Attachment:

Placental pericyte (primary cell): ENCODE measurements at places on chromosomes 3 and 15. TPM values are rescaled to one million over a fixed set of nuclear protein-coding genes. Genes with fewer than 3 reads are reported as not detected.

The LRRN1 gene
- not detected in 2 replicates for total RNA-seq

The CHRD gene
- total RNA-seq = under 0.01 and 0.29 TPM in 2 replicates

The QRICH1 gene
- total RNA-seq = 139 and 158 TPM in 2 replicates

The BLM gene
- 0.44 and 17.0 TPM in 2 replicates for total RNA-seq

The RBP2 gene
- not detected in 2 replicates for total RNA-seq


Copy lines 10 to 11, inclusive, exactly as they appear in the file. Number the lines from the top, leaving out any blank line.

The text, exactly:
The RBP2 gene
- not detected in 2 replicates for total RNA-seq